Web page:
As I sit here sucking in legal weed, an unassuming plant that man has been fighting over for more than a century, I find myself surrounded by bongs, vapes and rolling papers. I mull over strains and CBD creams. I squish a premium THC gummy between my thumb and index finger, and I ask myself, how did I get here? Who was the first person to smoke weed, anyway?
According to a 2019 research paper, it all began some 2,500 years ago on a remote mountain plateau in Central Asia, where “cannabis was smoked” for what appears to be the first time ever during funeral ceremonies. Specifically, archaeologists found traces of cannabinol, a psychoactive metabolite of THC, in wooden braziers retrieved from the ancient Jirzankal Cemetery on the Pamir Plateau, indicating that the early people of Central Asia combined cannabis leaves and hot stones so they could get high on the resulting smoke (then, when the munchies struck, they probably devoured a bunch of foraged berries and charred marmot).
Archaeologists found the braziers to be concentrated in the more elite tombs, and claim the cannabis was burned primarily in enclosed spaces, meaning the ancient people of Central Asia were likely pioneers of the hotbox. After applying highly scientific procedures like gas chromatography and mass spectrometry to identify the chemical compounds in the braziers, the archaeologists found the remnants contained unusually high levels of THC compared with typical wild cannabis, implying that these people truly were getting properly stoned.
In fact, the study authors even suggest that our early ancestors may have chosen the Pamir Plateau to perform their burials solely because the area supported dank weed: “It is possible that high-elevation populations of a naturally higher THC-producing variety were recognized and targeted by people in the Pamir region, possibly even explaining the prominence of ritual sites in the high mountains.”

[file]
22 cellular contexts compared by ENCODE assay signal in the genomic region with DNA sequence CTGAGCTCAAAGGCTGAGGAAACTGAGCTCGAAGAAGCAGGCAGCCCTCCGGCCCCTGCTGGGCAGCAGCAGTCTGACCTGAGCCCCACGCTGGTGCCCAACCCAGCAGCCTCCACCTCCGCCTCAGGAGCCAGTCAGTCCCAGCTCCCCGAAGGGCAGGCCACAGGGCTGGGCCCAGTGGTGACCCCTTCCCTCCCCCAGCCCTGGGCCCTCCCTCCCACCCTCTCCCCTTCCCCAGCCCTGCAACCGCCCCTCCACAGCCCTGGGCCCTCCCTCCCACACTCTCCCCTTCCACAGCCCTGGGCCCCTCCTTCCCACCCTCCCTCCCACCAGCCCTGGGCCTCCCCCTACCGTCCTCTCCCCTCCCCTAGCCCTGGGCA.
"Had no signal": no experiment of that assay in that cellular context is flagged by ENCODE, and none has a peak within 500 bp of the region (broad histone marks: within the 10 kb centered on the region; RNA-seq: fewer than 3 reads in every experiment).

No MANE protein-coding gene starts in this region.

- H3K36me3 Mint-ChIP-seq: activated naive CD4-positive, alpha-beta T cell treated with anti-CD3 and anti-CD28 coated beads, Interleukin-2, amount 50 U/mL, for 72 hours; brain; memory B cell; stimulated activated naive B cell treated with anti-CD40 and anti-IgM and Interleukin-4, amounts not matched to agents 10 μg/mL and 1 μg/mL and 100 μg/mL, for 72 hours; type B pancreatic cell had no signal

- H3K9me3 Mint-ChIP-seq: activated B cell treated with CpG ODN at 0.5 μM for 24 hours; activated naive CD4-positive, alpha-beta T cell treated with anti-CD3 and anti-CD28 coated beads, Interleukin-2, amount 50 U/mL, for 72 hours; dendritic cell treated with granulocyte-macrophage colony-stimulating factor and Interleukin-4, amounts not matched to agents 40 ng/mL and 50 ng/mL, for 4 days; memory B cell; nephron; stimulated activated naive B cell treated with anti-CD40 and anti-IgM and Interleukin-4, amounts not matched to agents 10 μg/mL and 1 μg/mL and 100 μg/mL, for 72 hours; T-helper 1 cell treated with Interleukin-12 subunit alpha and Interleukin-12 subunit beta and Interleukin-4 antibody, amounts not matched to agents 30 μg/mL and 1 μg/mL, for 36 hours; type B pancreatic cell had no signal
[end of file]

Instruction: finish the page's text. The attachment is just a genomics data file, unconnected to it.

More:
The authors go on to imply that, if the use of weed for its psychoactive properties really did originate in Central Asia, as their findings suggest, it likely then spread throughout the northern hemisphere on exchange routes associated with the early Silk Road, which is certainly possible. In writings just short of 2,500 years old, Greek historian Herodotus penned that the nomadic Scythians, who roamed the Eurasian Steppe and could have shared their knowledge as they traveled, performed a ritual hotbox quite similar to the one described above:
“The Scythians, as I said, take some of this hemp-seed, and, creeping under the felt coverings, throw it upon the red-hot stones; immediately it smokes, and gives out such a vapour as no Grecian vapour-bath can exceed; the Scyths, delighted, shout for joy, and this vapour serves them instead of a water-bath; for they never by any chance wash their bodies with water.”
And, in the miracle of time, a whole 2,500 years later, I sit here surrounded by endless paraphernalia and weed smoke. I guess I can thank some really old dude in Central Asia for that.